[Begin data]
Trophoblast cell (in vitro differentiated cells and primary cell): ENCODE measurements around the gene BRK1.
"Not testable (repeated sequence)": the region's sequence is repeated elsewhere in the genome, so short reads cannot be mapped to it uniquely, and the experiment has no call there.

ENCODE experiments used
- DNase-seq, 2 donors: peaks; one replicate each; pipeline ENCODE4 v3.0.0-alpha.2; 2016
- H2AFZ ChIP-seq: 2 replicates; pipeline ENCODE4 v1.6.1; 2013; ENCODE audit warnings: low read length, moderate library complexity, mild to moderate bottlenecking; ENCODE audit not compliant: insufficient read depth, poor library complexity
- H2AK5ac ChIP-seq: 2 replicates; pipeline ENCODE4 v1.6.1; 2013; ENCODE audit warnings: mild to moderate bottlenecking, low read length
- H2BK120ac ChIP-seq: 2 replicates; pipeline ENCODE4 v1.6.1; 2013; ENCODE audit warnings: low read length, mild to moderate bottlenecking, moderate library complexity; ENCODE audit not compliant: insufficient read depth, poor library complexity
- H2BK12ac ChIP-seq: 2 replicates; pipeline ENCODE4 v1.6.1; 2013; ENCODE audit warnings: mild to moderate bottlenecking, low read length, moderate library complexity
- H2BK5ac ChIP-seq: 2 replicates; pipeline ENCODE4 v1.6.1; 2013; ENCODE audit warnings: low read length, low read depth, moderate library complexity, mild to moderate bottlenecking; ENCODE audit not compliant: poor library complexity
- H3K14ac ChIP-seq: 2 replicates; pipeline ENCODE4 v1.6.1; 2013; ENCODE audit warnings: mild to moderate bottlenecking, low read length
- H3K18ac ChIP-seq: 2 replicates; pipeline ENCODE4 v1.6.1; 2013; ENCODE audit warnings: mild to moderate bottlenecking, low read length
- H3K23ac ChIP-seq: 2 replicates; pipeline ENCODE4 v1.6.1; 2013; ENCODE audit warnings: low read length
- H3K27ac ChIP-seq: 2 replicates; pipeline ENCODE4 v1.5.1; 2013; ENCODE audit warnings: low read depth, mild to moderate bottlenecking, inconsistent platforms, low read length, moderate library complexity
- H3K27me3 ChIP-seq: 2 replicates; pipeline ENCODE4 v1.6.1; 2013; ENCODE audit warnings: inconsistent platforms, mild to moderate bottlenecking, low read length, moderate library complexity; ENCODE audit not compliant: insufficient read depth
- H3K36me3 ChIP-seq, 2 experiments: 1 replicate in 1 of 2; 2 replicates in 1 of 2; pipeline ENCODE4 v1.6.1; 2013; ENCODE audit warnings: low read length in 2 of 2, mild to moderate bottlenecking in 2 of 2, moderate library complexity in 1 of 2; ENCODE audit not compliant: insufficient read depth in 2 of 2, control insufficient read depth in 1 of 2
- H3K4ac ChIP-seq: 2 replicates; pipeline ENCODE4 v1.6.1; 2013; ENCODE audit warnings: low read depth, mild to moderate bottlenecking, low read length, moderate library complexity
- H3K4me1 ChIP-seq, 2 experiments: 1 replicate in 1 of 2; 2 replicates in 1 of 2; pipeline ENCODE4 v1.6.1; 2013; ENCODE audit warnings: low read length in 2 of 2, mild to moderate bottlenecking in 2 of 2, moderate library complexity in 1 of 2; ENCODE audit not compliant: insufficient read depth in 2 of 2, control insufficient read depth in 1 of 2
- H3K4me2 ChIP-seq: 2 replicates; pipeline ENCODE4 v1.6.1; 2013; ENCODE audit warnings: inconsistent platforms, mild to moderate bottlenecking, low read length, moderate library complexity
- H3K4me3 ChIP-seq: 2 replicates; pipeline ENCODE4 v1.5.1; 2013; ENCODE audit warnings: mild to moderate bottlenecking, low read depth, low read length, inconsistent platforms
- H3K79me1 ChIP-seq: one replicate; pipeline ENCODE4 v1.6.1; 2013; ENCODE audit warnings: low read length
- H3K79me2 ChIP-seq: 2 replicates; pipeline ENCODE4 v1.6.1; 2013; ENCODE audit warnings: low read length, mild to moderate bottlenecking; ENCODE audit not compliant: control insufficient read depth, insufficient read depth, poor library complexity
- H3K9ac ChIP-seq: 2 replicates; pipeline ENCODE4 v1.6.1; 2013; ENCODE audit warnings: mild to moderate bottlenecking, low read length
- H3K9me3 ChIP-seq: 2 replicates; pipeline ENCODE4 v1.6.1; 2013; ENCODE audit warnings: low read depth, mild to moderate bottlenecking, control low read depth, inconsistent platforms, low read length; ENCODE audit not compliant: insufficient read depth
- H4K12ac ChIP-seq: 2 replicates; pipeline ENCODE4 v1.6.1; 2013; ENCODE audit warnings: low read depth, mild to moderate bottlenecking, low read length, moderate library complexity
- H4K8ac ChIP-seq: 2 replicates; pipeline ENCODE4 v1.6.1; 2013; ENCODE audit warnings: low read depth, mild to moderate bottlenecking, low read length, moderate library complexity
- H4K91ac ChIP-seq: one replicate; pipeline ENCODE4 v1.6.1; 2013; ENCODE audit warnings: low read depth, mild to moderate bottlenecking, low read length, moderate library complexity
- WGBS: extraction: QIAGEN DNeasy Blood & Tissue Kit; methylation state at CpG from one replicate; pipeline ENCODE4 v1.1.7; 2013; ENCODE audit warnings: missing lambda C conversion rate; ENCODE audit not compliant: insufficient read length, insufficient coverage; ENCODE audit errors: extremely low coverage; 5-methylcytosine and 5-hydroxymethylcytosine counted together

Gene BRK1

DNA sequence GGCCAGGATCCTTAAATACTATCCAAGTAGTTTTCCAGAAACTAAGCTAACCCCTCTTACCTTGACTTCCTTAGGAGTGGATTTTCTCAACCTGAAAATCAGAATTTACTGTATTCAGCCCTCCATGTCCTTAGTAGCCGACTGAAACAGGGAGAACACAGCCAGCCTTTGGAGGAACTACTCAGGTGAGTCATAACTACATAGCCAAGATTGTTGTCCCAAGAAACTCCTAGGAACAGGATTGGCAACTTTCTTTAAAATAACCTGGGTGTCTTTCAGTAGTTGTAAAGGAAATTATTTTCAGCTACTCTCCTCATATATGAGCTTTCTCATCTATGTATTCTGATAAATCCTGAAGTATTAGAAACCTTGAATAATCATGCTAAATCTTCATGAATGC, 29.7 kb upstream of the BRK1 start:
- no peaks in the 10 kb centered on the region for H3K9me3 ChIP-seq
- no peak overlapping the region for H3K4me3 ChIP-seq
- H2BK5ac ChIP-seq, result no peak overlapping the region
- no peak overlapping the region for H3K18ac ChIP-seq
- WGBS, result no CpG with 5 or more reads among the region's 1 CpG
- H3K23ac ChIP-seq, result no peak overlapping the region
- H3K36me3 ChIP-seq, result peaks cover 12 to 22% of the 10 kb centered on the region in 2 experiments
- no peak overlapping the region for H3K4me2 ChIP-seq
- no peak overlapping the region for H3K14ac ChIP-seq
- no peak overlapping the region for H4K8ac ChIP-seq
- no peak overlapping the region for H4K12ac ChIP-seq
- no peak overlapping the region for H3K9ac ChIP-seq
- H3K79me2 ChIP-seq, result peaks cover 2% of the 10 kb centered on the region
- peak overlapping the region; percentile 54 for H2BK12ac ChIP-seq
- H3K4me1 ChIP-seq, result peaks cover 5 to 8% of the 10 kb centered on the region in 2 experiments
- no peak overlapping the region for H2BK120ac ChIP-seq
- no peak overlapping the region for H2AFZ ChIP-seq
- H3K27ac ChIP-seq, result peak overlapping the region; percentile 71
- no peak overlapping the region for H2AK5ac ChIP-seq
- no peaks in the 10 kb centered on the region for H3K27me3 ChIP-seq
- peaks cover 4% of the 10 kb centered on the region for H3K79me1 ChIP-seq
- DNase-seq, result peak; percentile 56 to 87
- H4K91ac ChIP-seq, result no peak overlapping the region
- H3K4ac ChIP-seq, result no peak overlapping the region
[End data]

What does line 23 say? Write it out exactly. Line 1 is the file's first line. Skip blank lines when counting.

- H3K9me3 ChIP-seq: 2 replicates; pipeline ENCODE4 v1.6.1; 2013; ENCODE audit warnings: low read depth, mild to moderate bottlenecking, control low read depth, inconsistent platforms, low read length; ENCODE audit not compliant: insufficient read depth